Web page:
Initial study of single-dose HDR brachytherapy for localized prostate cancer


In the past, high-dose-rate (HDR) brachytherapy has been used alone or (more commonly) in combination with external beam radiation therapy (EBRT) for the treatment of localized prostate cancer. However, when used alone, it has been necessary to treat the patient with several sessions of HDR brachytherapy. Clinicians at Beaumont Hospital in Detroit, Michigan, have now initiated a study of single-dose HDR brachytherapy in the treatment of men with low- and intermediate-risk, localized prostate cancer (clinical stage T1c through T2b tumors, a Gleason score of 6 or 7, and a PSA level > 15 ng/ml). However, this clinical study does not (at least yet) appear to be listed on the ClinicalTrials.gov web site.

Brachytherapy has historically been available in two basic types: using permanent radioactive seeds that are implanted in the prostate and left there or using HDR brachytherapy in which the radioactive source is implanted temporarily into the prostate, usually for a period of only minutes. However, because HDR brachytherapy has required the patient to be treated over two to 10 sessions, it has been much less commonly employed than permanent seed implantation, which can be carried out in a single outpatient procedure.

According to the news story on the Beaumont Hospital web site, Martinez and his colleagues have now treated their first four patients with single-dose HDR brachytherapy, employing iridium-192 as the radiation source. They claim that — using this technique — they are able to deliver more radiation to the prostate, to increase the likelihood of effectively killing the cancer cells present, and to minimize radiation exposure to surrounding tissues. Obviously, since no radioactive material is left in the patient’s body, there is no risk of radiation exposure for others who may come close to the patient for extended periods of time.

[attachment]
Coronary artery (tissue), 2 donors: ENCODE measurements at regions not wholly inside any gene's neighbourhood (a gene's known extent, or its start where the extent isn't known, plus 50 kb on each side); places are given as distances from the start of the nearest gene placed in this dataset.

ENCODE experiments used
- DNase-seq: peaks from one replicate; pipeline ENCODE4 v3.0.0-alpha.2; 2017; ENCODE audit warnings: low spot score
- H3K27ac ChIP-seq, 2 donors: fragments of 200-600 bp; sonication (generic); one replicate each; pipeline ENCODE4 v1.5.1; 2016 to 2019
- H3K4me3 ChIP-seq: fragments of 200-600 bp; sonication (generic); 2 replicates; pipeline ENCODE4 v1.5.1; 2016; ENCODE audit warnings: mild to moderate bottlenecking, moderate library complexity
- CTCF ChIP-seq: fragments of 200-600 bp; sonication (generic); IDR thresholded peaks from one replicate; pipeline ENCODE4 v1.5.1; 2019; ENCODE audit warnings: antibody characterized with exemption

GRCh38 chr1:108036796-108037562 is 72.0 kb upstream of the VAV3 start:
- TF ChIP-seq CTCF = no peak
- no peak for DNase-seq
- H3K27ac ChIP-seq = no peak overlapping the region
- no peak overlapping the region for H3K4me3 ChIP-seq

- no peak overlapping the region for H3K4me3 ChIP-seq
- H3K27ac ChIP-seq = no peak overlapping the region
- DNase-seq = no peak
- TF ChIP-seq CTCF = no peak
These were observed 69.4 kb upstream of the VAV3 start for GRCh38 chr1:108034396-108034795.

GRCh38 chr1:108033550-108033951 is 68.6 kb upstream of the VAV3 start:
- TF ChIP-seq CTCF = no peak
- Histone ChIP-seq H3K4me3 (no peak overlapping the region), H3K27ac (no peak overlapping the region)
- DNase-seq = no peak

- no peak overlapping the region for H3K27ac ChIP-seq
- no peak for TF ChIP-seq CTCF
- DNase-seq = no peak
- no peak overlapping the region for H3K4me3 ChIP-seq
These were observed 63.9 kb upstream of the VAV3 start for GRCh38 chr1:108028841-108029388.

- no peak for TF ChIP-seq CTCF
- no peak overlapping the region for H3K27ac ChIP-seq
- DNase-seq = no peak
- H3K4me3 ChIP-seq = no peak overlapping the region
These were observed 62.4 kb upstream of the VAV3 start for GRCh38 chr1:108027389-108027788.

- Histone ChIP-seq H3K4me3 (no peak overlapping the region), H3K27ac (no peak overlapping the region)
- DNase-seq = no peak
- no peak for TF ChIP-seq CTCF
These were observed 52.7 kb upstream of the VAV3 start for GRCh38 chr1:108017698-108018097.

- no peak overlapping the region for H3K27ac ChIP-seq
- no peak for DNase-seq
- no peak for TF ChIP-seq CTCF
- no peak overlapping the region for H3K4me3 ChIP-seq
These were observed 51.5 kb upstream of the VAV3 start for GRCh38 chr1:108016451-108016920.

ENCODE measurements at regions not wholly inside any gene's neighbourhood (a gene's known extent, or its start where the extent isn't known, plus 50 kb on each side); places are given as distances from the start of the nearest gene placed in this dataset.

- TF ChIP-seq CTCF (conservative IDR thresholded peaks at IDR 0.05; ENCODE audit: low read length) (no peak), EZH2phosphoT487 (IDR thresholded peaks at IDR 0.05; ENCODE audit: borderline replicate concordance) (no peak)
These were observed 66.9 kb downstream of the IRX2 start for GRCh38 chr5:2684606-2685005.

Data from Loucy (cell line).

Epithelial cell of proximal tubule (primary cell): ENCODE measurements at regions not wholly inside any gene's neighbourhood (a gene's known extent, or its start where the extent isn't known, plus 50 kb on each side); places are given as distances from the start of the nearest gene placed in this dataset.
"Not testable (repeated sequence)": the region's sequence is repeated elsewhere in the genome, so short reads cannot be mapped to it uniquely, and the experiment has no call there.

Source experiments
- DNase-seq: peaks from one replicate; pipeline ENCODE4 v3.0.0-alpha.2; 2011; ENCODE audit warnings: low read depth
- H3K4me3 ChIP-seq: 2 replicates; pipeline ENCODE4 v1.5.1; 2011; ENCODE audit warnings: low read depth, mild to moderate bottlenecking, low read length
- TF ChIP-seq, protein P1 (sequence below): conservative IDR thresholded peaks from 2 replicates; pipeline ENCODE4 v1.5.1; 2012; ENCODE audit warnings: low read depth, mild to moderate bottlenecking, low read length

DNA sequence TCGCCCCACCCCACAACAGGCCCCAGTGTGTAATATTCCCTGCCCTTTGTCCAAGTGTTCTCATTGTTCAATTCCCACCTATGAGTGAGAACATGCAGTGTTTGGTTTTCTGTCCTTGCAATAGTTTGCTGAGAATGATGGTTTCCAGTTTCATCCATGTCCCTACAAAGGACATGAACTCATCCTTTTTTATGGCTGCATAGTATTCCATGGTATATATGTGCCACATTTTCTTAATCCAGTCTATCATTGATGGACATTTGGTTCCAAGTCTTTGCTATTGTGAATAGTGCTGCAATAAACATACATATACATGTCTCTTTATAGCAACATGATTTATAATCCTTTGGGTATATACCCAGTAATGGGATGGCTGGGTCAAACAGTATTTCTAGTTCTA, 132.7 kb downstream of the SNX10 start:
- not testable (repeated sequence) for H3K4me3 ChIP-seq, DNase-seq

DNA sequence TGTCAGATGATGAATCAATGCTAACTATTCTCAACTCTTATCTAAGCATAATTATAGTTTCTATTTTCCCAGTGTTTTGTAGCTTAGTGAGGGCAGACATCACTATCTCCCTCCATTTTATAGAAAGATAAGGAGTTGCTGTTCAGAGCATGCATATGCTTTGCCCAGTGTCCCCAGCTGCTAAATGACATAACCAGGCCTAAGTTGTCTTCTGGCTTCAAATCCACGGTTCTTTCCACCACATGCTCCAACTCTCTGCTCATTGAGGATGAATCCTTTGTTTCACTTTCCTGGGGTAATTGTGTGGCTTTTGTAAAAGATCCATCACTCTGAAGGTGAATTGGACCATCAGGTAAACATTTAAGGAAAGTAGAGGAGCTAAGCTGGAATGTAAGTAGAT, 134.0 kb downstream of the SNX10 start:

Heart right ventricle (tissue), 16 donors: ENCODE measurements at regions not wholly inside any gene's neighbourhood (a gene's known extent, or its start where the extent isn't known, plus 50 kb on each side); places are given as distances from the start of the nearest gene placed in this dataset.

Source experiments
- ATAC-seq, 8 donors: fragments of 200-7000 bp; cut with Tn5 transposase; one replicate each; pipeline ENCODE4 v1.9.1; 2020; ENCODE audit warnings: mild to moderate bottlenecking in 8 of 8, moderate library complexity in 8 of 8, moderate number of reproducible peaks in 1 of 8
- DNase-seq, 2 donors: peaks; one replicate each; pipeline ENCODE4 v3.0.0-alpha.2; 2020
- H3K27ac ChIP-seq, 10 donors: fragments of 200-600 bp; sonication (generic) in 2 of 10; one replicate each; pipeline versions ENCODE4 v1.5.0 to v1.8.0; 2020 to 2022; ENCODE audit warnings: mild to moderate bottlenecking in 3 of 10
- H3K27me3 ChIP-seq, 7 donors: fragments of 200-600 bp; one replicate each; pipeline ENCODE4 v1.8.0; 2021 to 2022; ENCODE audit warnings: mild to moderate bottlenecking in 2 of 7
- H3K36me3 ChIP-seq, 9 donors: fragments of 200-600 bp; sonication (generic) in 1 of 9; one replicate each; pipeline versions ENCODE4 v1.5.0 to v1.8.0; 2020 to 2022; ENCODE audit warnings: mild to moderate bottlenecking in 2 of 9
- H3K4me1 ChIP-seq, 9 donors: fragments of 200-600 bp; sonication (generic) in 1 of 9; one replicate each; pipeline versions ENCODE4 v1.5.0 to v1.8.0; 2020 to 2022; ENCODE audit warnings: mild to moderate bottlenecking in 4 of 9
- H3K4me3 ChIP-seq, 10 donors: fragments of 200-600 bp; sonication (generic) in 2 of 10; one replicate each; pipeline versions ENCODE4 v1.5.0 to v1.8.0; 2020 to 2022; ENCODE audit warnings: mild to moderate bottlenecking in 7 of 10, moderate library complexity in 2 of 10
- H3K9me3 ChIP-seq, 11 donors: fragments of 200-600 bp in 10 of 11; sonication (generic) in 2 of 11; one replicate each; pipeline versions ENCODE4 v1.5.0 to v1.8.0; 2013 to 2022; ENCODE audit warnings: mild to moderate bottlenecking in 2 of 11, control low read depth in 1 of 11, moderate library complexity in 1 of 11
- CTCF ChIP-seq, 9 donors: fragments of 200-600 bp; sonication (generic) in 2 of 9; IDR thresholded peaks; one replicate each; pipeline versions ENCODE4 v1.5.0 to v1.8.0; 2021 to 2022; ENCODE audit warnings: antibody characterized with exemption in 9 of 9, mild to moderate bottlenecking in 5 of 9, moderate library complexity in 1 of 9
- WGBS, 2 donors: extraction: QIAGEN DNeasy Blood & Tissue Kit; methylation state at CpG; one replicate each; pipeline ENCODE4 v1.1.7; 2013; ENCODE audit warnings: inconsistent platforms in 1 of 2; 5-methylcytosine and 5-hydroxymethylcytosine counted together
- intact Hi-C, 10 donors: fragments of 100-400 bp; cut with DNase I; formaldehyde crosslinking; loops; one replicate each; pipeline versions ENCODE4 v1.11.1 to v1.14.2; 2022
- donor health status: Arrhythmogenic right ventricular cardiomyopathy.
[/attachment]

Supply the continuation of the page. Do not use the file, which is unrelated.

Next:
If single-dose, outpatient HDR brachytherapy can be shown to have the same quality of outcome as single-day, outpatient permanent seed brachytherapy, one can reasonably expect the popularity of this technique to increase. However, it may be a while before we have sufficient data to really know whether the long-term outcomes and side effects are comparable to those achieved with permanent seed brachytherapy.

The new, single-dose HDR brachytherapy procedure takes about 3 hours, from the time initial spinal anesthesia is administered. Plastic needles are placed into the prostate using ultrasound guidance. Each needle is then loaded with a single radiation seed, and the seeds are gradually moved through the needles by a fine cable controlled by computerized equipment. Actual treatment with the temporarily implanted radiation sources takes only 15 minutes.

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